1) Move to a smaller space. Our new house is just over half the size of our old house, and it has ALMOST NO STORAGE. No garage. No basement. A small closet in each bedroom, a linen closet, and a pantry. A single small attic room for seasonal things like CHRISTMAS deco and my books. It has TONS of built in shelves and glass-fronted cabinetry, so I can SEE most of what I own.
In fact, as we house shopped, our realtor brought us to a house that she believed was perfect for us. It hit almost everything on my list, but I turned it down, immediately. “Too much storage,” I said, and she boggled, sure she had heard me wrong. I eventually chose a house so storage-free that if I buy a new pair of shoes, I have to give a pair away. No room. Which leads me to prong the second.
2) I got rid of 80% of the things I owned. Since I had NO storage in the new house, and since if I PUT a thing in storage, I would forget it existed ANYWAY, this was a no brainer. It was hard to clean out and pack up and reduce—- I found things I LOVED, but then I would say to myself, “SELF, you have had this beloved thing in this box in this room for NINE years and you did not remember it existed until today…You wil be sad to put it in the charity pile, but be at ease – in two weeks, you won’t remember that you gave it away. In three, you won’t remember that you ever owned it.”
Now, after seven months in the new house? The THREE LARGE TRUCK LOADS OF STUFF we gave away to charity, the small truckload of stuff we gave back to my mother, AND the enormous vat of trash we used to ruin earth by putting it all into a landfill—it is all a misty PILE to me.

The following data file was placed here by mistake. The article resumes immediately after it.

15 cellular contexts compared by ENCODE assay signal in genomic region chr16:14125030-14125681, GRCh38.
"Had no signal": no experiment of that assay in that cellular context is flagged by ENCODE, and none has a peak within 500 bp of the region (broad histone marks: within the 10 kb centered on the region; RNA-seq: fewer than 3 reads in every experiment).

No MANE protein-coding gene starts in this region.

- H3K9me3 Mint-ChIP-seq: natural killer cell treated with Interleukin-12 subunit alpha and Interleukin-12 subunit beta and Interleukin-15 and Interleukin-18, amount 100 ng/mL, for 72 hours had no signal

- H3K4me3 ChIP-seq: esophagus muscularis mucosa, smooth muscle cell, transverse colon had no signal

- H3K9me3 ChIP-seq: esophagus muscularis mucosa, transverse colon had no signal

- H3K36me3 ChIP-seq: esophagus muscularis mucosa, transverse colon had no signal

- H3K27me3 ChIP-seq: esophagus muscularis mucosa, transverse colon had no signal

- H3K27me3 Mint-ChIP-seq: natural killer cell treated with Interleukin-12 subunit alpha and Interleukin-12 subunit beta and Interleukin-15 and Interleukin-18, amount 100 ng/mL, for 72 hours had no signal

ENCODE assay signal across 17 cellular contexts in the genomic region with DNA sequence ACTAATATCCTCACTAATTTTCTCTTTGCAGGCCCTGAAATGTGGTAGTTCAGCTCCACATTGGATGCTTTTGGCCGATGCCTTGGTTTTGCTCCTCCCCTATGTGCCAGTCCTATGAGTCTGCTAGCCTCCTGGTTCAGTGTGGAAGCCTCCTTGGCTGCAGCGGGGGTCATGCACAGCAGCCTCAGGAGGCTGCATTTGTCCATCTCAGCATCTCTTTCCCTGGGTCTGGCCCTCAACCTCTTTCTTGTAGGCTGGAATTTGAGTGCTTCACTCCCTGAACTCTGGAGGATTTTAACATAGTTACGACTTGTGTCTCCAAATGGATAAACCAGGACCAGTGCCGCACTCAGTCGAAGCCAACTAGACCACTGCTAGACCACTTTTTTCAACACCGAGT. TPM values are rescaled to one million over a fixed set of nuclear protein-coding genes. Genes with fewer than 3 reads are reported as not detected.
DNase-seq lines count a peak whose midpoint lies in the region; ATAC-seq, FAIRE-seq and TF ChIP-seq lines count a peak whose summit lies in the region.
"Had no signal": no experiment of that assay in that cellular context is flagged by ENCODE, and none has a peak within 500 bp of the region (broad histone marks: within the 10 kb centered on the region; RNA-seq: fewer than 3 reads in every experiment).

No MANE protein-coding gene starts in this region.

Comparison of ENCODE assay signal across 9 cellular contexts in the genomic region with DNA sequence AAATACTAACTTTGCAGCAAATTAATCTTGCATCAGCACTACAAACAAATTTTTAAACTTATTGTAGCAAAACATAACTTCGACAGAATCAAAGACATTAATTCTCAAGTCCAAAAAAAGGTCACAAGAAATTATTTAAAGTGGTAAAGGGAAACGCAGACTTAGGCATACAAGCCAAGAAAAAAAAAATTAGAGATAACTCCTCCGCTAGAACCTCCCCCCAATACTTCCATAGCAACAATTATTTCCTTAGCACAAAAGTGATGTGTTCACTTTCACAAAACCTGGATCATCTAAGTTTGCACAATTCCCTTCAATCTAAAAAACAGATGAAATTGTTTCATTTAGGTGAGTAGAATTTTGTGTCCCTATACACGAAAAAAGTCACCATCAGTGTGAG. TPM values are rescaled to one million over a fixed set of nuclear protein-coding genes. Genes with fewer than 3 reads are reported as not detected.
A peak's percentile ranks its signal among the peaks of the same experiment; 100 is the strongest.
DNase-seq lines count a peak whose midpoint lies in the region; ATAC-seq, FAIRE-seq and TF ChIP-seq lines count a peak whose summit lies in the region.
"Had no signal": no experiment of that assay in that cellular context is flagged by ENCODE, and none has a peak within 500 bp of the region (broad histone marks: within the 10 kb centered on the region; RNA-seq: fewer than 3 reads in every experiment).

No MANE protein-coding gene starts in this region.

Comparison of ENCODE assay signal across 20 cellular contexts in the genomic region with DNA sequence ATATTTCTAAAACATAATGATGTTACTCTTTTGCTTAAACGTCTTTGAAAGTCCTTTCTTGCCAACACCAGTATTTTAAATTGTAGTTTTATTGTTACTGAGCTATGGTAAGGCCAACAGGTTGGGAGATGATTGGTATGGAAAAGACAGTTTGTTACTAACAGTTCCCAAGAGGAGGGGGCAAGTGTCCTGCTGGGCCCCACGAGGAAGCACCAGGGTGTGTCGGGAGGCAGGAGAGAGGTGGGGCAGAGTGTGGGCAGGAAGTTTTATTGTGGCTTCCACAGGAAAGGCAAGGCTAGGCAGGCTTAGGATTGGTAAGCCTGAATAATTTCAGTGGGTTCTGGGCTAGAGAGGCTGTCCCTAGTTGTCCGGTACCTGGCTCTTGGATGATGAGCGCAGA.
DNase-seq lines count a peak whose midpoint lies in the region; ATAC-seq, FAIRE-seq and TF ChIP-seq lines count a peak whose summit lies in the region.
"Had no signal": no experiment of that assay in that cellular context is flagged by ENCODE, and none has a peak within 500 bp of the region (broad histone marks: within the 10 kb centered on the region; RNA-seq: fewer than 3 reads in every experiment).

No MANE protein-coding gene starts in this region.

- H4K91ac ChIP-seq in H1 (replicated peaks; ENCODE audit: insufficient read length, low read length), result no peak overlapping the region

I can’t have sorrowful nostalgia for that which has ceased to exist for me.
It’s brutal, but if you have the kind of brain I have, and you are tired of chaos and sturm and drang, if you feel like your house owns you instead of you owning it…
THIS. METHOD. WORKS.
Downsizing = Peace, for folks like me. If you stay in your same area, you can save money, even, moving to a smaller home, and all the stuff you give to the Salvation Army will go to people who need it, and it’s a tax deduction.
If you are ALREADY in the smallest space humanly possible, you can skip the move and just get rid of 80% of your belongings.
BONUS: My house looks so NICE—-since the area is so small, we only kept our most favorite pieces of furniture and art. All the “filler” pieces and hand me downs are GONE.
Yes, I still lose things out of my hand, but I find them very quickly, often without help, as there are VERY FEW PLACES they could be that I can’t see just by looking around with my eyes.
And as for the things I DO have put away in closets? Well…
Soon after we moved here, Scott came up to me and said, “Do you know if we have any safety pins?” and then he caught himself and started laughing because I NEVER KNOW what we have and where it might be.
I turned to him and said, “My closet, left side, top shelf, sewing box.”
His jaw dropped so far, his chin hit his knee.
When he could speak, he said. “How on earth…?”
“Baby,” I told him, “I only own 126 things. I know where all of them are.”